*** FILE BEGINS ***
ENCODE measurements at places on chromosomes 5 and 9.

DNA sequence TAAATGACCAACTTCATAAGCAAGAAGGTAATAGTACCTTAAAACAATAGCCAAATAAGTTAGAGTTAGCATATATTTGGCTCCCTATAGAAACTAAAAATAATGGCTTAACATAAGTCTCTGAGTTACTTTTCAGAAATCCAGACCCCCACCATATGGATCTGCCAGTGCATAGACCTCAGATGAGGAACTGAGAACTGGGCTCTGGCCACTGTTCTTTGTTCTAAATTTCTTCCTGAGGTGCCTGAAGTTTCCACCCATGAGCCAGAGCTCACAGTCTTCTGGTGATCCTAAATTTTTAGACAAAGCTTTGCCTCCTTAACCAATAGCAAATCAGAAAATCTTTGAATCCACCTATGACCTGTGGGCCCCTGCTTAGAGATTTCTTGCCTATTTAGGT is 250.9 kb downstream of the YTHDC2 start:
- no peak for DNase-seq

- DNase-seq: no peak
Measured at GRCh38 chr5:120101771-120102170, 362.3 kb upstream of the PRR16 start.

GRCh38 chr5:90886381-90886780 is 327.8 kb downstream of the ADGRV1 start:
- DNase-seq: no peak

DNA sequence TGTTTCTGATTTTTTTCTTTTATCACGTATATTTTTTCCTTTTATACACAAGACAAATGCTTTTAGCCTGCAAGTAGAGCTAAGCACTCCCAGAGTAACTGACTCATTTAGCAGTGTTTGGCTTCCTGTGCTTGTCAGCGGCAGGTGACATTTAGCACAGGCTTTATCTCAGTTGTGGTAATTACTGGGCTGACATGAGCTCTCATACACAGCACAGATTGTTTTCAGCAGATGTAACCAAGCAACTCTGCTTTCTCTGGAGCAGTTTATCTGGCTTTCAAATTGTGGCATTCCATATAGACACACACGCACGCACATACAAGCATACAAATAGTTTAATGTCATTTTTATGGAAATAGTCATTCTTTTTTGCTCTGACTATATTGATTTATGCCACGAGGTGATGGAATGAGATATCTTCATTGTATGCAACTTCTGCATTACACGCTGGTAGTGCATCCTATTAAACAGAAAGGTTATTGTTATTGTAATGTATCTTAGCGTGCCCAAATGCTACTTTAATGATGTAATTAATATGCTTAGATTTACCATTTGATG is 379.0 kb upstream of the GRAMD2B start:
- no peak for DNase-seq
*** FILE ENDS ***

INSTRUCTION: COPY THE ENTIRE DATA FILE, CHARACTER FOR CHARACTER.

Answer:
ENCODE measurements at places on chromosomes 5 and 9.

DNA sequence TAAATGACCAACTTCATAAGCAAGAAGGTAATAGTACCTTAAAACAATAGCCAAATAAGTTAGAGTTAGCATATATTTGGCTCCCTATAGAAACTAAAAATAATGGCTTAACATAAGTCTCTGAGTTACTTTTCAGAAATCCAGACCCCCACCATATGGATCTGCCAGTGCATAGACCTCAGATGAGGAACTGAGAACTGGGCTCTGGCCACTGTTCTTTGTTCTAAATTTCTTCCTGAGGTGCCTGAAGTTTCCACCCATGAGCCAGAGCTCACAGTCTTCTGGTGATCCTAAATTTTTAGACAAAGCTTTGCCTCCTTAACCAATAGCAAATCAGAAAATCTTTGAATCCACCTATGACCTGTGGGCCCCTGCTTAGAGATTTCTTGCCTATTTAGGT is 250.9 kb downstream of the YTHDC2 start:
- no peak for DNase-seq

- DNase-seq: no peak
Measured at GRCh38 chr5:120101771-120102170, 362.3 kb upstream of the PRR16 start.

GRCh38 chr5:90886381-90886780 is 327.8 kb downstream of the ADGRV1 start:
- DNase-seq: no peak

DNA sequence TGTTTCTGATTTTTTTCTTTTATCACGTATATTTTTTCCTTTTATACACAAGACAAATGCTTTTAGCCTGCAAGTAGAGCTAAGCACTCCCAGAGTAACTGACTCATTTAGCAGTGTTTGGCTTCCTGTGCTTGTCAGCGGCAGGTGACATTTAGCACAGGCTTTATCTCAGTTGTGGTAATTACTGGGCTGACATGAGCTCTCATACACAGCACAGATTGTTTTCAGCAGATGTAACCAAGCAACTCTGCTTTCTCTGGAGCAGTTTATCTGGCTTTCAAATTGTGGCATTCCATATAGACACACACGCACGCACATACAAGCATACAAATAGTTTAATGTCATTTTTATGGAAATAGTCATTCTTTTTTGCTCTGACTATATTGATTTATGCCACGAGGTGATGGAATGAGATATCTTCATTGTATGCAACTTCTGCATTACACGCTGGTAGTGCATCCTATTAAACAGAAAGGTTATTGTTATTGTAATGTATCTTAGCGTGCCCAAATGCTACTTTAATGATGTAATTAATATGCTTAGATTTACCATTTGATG is 379.0 kb upstream of the GRAMD2B start:
- no peak for DNase-seq